NASA finds missing spacecraft using ground-based radar

The new technology will be vital for new lunar missions, reported CNN.

The Indian spacecraft, Chandrayaan-1, that was being considered as lost since 2009, was found orbiting the moon by National Aeronautics and Space Administration's (NASA) Jet Propulsion Laboratory (JPL) in Pasadena, California. Finding the LRO was cool enough, but the JPL pulled off something even more exciting: it found Chandrayaan-1, an Indian Space Research Organization probe that has been dead for well over 7 years, coasting silently in an endless loop around the moon. As well as being able to detect very small spacecraft, the radar system could collision map the moon before robots or even humans visit there again.

Chandrayaan-1 probe was lost less than one year after its 2008 launch, but now, thanks to help from the US space agency, it has been found again.

Through calculations, the Chandrayaan-1 was known to be in an orbit taking it past both poles every two hours and eight minutes. "Finding India's Chandrayaan-1 required a bit more detective work because the last contact with the spacecraft was in August of 2009", the radar scientist said.

In finding Chandrayaan-1 in deep space, NASA's interplanetary radar scientists have virtually spotted a 1.5 metre-sized cube travelling almost 386,000 km from the earth. It successfully entered a lunar orbit in November 2008, but in August 2009 things started to go wrong.

"Chandrayaan-1 was our first interplanetary mission and I am delighted that it has been found".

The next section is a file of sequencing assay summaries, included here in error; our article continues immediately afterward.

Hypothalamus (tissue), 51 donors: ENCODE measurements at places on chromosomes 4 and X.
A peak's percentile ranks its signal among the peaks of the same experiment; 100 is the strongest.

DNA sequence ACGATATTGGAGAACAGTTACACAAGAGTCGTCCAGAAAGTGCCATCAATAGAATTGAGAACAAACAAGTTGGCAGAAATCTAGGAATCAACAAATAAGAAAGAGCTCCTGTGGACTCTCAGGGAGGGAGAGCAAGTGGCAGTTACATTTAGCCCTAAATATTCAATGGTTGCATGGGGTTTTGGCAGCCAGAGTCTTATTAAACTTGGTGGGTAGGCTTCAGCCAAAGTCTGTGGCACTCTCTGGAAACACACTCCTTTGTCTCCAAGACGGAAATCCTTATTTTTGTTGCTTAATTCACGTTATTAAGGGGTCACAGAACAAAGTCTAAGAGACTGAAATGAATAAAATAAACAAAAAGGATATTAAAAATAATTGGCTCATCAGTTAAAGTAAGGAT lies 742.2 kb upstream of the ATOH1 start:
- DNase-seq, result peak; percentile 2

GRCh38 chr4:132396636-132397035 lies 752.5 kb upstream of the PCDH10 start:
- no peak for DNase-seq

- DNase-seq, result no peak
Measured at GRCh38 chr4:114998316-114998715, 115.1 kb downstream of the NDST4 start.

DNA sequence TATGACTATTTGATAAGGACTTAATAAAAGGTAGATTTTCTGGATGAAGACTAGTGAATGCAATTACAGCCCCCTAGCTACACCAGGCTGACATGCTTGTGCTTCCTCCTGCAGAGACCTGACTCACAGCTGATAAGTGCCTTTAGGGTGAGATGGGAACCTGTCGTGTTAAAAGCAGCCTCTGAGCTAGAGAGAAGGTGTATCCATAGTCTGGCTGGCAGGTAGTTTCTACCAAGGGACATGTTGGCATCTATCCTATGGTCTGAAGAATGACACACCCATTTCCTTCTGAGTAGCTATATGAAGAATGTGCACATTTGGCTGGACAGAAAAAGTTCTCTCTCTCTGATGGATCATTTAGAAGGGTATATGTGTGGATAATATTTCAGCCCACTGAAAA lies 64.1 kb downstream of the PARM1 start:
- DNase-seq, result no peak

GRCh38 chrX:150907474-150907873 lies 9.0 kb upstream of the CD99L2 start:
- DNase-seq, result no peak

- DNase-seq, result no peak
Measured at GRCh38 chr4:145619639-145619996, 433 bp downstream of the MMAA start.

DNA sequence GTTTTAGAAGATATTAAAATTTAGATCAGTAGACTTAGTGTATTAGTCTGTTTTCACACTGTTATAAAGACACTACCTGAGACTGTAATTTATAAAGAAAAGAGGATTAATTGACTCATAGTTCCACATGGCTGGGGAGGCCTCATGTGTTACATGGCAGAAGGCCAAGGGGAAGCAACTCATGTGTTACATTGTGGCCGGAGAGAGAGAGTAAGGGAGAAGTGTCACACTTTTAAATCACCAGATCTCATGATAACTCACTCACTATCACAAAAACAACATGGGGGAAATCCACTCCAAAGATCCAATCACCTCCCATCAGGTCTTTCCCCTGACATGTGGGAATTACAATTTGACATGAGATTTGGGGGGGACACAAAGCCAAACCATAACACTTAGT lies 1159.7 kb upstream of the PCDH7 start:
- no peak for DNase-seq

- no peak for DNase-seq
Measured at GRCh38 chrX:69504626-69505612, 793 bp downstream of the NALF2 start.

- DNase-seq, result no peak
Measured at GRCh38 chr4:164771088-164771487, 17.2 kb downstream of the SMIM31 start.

Nasa scientists predicted the orbit of Chandrayaan-1 and targeted the microwave beam in the area where they expected to see the spacecraft.

The spacecraft came equipped with high-resolution remote sensing equipment for surveying the lunar surface and mapping the moon's chemical characteristics. If anything was out there, it would bounce the signal back to the 330-foot Green Bank Telescope in West Virginia.

An artist's conception of Chandrayaan-1 orbiting the moon. This was confirmed by seven more tracks over three months as well as independent observations using the more powerful radar of the Arecibo Observatory in Puerto Rico.

First, the team at JPL used orbital estimates to make an educated guess at where Chandrayaan-1 might be, some 124 miles above the Moon and in a polar orbit. Coupled with the large radar antennas at Goldstone and Green Bank, by working together to rediscover Chandrayaan-1 and hunt down LRO, researchers have shown that it is possible to track and detect small spacecraft in lunar orbit that could otherwise pose a potential collisional hazard. The impactor's violent arrival on the moon in November 2008 revealed evidence of water ice on the lunar surface.

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